What is my [stereo]type?
: something conforming to a fixed or general pattern
especially : a standardized mental picture that is held in common by members of a group and that represents an oversimplified opinion, prejudiced attitude, or uncritical judgment
I recently implemented a rule in my life and at the studio. Whenever someone talks to me about "type", I replace the word with "stereotype" and I ask them to do the same. Because, let's call it what it is. Painful but true.
So instead of someone saying "I went to the audition, and they were typing,” I ask them to change it to:"I went to the audition, and they were stereotyping."
Or when an actor asks me, "What is my type?" I clarify and reply, "What is your stereotype?"
This makes for quite a few uncomfortable moments and awkward conversations. And I'm ok with that. The world I want to live in is one in which we defy stereotype, open our minds to all possibilities, and look deeper than surface level when we are creating art.
But Jen, when we say “type”, aren’t we really talking about “archetype”?
No. No, we are not.
Archetypes were described by Jung as “deposits of the constantly repeated experiences of humanity." Experience is the key word here. It is fair to argue that the characters in our plays and musicals are archetypes. We can identify those archetypes because we have access to the nuance and richness of those characters’ stories, their experiences, their human condition.
But right now we are not talking about the characters. We are talking about the actors who play them.
“Typing” in an audition scenario is about stereotype, not archetype. It is not about the skill set you use to tell a character's story. It is not about the artistry you bring to your interpretation of a character's experience. It is not about your ability to empathize with and then portray a character's human condition. It is about what you look like, what your resume says, the assumptions that the people behind the table are making about you, and the biases they hold about people who look like you. That, my friends, is stereotyping. Call it what it is.
It would be very easy to point the finger toward the auditors and blame them for this generally offensive casting procedure. How dare they?! Let's take a breath for a moment before we decide to get angry at someone else. Instead, let's point the finger at ourselves and recognize that our complacency is the real problem here. Have you read our union's audition procedures recently? I'll give you a quick review:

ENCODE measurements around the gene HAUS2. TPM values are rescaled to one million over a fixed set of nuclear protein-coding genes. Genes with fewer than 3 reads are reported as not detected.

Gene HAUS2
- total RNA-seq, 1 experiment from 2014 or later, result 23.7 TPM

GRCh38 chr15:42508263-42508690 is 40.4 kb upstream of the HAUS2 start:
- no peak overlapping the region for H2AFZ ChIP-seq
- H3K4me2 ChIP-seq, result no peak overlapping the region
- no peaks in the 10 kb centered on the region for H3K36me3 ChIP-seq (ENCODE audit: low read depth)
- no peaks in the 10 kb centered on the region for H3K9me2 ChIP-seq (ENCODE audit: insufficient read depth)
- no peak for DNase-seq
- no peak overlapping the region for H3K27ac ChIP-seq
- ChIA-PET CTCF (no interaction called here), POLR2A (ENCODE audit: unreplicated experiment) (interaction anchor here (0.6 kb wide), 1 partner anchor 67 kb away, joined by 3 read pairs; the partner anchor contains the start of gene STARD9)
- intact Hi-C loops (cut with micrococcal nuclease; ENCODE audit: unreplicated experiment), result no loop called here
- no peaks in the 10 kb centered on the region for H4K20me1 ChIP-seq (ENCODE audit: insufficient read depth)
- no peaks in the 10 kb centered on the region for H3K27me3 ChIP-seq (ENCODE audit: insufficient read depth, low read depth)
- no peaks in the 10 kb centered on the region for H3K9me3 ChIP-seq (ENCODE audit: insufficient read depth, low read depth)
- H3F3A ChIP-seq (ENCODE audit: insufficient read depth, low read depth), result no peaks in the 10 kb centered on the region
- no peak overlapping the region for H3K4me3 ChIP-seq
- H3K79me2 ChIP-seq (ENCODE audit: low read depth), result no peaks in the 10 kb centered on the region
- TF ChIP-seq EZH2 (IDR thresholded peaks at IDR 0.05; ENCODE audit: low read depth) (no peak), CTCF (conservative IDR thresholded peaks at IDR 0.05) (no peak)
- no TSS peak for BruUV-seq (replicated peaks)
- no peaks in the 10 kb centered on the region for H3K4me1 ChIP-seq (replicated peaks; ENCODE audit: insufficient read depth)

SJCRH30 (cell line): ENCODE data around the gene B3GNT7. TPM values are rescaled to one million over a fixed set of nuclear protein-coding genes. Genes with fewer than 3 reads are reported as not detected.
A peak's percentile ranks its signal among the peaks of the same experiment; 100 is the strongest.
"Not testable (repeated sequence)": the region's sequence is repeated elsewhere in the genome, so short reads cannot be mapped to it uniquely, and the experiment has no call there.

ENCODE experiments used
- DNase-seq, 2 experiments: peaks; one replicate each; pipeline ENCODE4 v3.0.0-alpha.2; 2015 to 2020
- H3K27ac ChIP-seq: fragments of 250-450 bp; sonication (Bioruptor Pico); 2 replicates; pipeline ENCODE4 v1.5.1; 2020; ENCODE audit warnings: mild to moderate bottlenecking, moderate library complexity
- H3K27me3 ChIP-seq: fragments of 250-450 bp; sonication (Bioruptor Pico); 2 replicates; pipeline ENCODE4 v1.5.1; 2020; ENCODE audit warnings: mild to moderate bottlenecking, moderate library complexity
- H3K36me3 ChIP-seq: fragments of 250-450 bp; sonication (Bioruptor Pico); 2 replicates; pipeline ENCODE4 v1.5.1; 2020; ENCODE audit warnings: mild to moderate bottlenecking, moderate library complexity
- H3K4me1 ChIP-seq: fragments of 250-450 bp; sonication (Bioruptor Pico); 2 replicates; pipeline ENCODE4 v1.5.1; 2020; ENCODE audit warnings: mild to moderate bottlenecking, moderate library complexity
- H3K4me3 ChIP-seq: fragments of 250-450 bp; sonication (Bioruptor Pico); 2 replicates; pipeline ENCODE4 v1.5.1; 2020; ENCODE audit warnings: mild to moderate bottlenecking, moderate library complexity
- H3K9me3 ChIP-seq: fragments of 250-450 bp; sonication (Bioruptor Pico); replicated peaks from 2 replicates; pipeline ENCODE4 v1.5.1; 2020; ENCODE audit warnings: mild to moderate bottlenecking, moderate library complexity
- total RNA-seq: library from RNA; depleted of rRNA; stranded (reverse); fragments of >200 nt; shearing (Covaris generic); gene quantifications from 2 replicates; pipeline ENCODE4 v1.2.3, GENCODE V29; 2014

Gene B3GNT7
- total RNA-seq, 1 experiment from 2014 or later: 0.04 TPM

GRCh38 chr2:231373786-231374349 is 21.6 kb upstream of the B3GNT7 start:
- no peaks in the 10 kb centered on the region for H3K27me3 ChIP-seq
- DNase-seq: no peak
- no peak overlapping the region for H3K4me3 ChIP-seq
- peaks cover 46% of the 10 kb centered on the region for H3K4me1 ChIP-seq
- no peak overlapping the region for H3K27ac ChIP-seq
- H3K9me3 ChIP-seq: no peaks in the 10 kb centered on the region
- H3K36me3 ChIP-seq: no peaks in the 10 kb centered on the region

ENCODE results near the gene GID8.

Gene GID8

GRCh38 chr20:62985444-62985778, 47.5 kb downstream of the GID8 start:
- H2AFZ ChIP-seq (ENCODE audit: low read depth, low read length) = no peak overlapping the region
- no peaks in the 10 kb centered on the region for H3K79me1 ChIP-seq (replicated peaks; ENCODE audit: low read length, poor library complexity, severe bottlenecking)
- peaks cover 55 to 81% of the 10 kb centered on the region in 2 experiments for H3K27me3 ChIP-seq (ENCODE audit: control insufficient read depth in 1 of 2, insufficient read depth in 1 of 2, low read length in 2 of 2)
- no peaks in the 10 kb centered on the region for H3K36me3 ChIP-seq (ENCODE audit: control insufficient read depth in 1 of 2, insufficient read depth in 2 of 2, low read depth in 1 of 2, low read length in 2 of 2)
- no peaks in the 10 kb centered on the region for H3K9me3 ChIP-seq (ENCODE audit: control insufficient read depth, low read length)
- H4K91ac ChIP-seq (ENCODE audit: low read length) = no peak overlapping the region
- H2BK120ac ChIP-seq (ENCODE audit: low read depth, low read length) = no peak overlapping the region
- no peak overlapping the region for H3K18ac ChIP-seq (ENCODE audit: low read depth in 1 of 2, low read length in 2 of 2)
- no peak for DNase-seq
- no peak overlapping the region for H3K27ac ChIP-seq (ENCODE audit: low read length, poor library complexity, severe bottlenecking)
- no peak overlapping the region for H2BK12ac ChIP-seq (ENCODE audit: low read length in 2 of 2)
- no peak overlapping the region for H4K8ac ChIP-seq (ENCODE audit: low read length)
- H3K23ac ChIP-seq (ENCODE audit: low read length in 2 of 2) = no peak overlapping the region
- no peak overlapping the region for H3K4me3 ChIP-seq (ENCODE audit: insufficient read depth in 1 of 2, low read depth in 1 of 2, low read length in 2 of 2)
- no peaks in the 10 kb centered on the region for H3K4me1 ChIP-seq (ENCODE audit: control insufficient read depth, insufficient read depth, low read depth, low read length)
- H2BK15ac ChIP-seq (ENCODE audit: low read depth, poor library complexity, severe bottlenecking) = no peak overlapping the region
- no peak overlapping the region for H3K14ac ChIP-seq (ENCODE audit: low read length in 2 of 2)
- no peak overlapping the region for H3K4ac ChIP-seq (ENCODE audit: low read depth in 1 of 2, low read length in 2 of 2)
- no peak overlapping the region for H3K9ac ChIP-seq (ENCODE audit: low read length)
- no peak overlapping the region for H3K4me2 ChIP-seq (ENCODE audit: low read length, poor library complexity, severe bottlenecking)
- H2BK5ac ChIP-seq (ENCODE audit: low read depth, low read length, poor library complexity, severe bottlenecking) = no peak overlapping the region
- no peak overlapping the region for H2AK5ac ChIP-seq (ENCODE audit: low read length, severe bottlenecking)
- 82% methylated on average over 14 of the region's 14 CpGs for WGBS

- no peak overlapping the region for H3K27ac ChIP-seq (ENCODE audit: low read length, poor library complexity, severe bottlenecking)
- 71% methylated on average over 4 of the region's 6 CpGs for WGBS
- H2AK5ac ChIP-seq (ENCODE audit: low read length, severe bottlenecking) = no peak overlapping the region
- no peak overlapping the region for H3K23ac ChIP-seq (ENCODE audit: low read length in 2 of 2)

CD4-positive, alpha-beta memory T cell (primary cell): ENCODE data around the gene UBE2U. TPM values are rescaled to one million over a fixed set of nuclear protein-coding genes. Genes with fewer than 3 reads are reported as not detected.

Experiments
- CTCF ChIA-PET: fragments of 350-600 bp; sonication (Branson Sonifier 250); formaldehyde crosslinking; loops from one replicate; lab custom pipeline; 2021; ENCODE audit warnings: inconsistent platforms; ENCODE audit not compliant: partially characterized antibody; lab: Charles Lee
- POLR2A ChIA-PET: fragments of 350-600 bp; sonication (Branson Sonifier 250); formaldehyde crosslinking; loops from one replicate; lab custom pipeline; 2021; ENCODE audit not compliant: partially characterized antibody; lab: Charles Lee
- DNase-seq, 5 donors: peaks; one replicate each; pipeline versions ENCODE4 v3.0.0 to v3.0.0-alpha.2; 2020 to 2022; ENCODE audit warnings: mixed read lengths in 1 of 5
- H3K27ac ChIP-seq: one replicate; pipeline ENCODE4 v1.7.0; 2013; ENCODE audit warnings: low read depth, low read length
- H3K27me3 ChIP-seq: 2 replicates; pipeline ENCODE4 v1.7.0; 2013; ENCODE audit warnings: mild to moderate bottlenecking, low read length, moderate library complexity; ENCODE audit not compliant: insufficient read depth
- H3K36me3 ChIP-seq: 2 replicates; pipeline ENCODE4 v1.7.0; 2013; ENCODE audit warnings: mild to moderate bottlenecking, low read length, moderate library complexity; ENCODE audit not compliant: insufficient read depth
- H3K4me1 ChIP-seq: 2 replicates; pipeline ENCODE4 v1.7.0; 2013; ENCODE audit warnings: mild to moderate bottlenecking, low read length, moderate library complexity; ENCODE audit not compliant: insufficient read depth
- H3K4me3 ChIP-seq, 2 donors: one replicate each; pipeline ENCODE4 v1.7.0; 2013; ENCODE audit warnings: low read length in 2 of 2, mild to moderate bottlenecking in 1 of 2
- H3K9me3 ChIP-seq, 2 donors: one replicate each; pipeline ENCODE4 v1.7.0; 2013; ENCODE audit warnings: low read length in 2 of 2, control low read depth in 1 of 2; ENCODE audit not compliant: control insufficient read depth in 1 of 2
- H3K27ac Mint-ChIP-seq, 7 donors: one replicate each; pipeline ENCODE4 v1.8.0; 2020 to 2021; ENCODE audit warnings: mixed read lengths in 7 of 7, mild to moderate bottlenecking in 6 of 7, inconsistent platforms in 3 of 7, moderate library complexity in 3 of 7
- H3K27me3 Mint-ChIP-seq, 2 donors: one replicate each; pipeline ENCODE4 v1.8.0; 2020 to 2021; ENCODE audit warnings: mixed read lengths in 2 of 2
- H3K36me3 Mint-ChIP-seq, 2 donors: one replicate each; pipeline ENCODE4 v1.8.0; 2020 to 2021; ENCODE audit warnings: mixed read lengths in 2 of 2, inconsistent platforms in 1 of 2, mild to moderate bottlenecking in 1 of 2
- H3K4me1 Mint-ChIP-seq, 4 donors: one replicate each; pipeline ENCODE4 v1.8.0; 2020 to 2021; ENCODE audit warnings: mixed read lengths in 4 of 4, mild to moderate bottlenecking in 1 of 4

Actors, we must accept our responsibility in this. We are allowing ourselves to be stereotyped. Why?
It is time to find our collective courage. What a sad state of affairs if we allow the future of our theatre to be determined by our inability to reject “stereotype.” What a disservice to our audiences. What a missed opportunity to make a positive impact on our world. Isn’t the whole point of making theatre in the first place to shine a light on the human condition? Humanity, friends. That is what it is all about.
So, I dare you - I implore you - I support you - stop using the word “type”. Replace it with “stereotype.” Call it out. Let’s change the conversation.
Are you willing to change the conversation?
A post script and an invitation:
My goal in writing this blog is to keep the reading time to 5 minutes or less per post. That being said, I have a lot more to say on this subject. If you are someone in a position of leadership and/or have the authority to make change in our industry, I would love to chat. To be clear, I am looking to engage in a meaningful dialogue about progress rather than an argument about justifying the current system. In the 21st century, when we know more than ever before about the science of human behavior and peak performance, we must give up the need to use the 20th century argument of "That's the way we've always done it." The most recent science says that there is a better way. We can (and should) build an inclusive, efficient, and forward-thinking audition system. If you want to talk, you know where to find me.